The National Center for Policy Analysis points out that despite the huge amounts of money the Canadian government is throwing at socialized medicine, wait times are getting even LONGER:
- The average wait between being referred to a specialist and receiving an elective operation was 18.3 weeks in 2006, up from 17.8 the year previous.
- Ontario had the shortest average surgery wait time, 15 weeks while Saskatchewan had the longest, at 27 weeks.
- The time between being referred by a general practitioner and seeing a specialist grew to 9.2 weeks from 8.8 weeks in 2006, while the second stage of waiting — between seeing the specialist and getting the operation — edged up from nine to 9.1 weeks.
- Waits in the internal medicine specialty, gynecology, urology and radiation oncology were all up by varying amounts.
One in 10 – 500 people – said they did not have a dentist at all and almost one in five said they had gone without treatment because of the cost. A patient in Lancashire said he had removed 14 of his own teeth himself. One in Harrow said: “Because I could not afford the treatment cost, I had to extract my own tooth on one occasion.” Another in Wiltshire said: “I took most of my teeth out in the shed with pliers. I have one to go.”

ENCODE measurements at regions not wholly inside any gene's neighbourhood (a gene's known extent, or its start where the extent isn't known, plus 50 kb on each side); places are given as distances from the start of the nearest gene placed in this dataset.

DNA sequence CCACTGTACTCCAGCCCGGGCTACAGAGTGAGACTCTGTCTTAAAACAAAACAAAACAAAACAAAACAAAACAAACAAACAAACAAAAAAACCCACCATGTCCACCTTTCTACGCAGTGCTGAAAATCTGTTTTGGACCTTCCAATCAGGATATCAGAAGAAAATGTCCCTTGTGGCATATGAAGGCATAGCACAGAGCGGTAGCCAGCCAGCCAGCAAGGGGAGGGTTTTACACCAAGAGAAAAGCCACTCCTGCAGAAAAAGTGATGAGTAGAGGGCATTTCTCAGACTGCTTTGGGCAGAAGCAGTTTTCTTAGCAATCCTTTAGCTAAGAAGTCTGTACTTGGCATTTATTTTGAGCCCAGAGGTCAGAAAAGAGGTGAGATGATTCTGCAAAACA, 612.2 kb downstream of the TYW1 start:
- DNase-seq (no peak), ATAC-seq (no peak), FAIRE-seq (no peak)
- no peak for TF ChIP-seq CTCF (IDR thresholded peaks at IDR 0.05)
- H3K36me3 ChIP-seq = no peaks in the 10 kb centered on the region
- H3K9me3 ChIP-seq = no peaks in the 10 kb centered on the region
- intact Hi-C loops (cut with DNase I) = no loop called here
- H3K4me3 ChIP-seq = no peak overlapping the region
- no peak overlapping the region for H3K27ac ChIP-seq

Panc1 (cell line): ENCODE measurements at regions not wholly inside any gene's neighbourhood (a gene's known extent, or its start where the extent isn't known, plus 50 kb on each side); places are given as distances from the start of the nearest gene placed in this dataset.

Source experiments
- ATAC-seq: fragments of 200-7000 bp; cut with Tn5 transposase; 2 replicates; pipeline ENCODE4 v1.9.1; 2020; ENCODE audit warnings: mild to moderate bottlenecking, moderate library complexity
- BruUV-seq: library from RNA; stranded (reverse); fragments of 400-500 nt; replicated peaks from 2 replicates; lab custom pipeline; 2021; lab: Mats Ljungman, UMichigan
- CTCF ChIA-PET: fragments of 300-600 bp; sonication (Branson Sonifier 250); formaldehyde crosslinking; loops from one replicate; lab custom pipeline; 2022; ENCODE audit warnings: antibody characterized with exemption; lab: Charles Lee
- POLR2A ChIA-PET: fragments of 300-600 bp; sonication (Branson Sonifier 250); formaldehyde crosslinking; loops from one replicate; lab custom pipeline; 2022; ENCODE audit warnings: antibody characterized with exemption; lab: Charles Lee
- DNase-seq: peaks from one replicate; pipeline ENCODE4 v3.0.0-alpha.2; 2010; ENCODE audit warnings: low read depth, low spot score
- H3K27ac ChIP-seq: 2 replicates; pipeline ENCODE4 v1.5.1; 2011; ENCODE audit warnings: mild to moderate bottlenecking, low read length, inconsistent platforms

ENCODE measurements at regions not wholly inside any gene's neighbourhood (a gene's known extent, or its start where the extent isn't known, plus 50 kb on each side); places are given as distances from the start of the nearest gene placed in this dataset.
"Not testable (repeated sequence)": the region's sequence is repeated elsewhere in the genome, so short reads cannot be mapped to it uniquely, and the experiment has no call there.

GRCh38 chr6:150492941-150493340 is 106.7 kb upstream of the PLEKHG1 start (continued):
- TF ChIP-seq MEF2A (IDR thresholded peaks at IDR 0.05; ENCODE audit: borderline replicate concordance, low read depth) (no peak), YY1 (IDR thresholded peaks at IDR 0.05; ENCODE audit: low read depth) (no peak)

NHS claims there are more doctors than ever before in the government system, but people still can’t get access to them. Those that can afford it go to a private dentist, but with British people paying a stunning amount of taxes to support their socialist system, not many can afford that. What’s the problem?
Dentists will often choose private because the pay is better. They also say the higher rates they can charge means that they can spend more time with patients and do better quality work, which is more satisfying.
Many who think “free” health care in the United States is a good idea need to look at other socialist countries and think long and hard about that. Our system is far from perfect, but do you really want to wait more than two months to see a specialist or 4.5 months for surgery? Or would you like to pull your own teeth?
Or should we instead look for some American-style free market solutions and get the government out of health care altogether?
Note: Reader comments are reviewed before publishing, and only salient comments that add to the topic will be published. Profanity is absolutely not allowed and will be summarily deleted. Spam, copied statements and other material not comprised of the reader’s own opinion will also be deleted.